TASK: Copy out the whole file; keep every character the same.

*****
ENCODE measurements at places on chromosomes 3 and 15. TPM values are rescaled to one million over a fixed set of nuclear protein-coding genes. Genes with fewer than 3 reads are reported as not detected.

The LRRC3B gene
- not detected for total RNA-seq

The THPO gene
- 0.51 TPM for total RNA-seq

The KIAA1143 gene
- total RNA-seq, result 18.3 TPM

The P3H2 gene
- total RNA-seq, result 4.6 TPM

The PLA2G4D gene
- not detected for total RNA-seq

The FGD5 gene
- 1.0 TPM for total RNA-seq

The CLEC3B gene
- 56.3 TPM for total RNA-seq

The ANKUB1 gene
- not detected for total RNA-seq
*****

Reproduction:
ENCODE measurements at places on chromosomes 3 and 15. TPM values are rescaled to one million over a fixed set of nuclear protein-coding genes. Genes with fewer than 3 reads are reported as not detected.

The LRRC3B gene
- not detected for total RNA-seq

The THPO gene
- 0.51 TPM for total RNA-seq

The KIAA1143 gene
- total RNA-seq, result 18.3 TPM

The P3H2 gene
- total RNA-seq, result 4.6 TPM

The PLA2G4D gene
- not detected for total RNA-seq

The FGD5 gene
- 1.0 TPM for total RNA-seq

The CLEC3B gene
- 56.3 TPM for total RNA-seq

The ANKUB1 gene
- not detected for total RNA-seq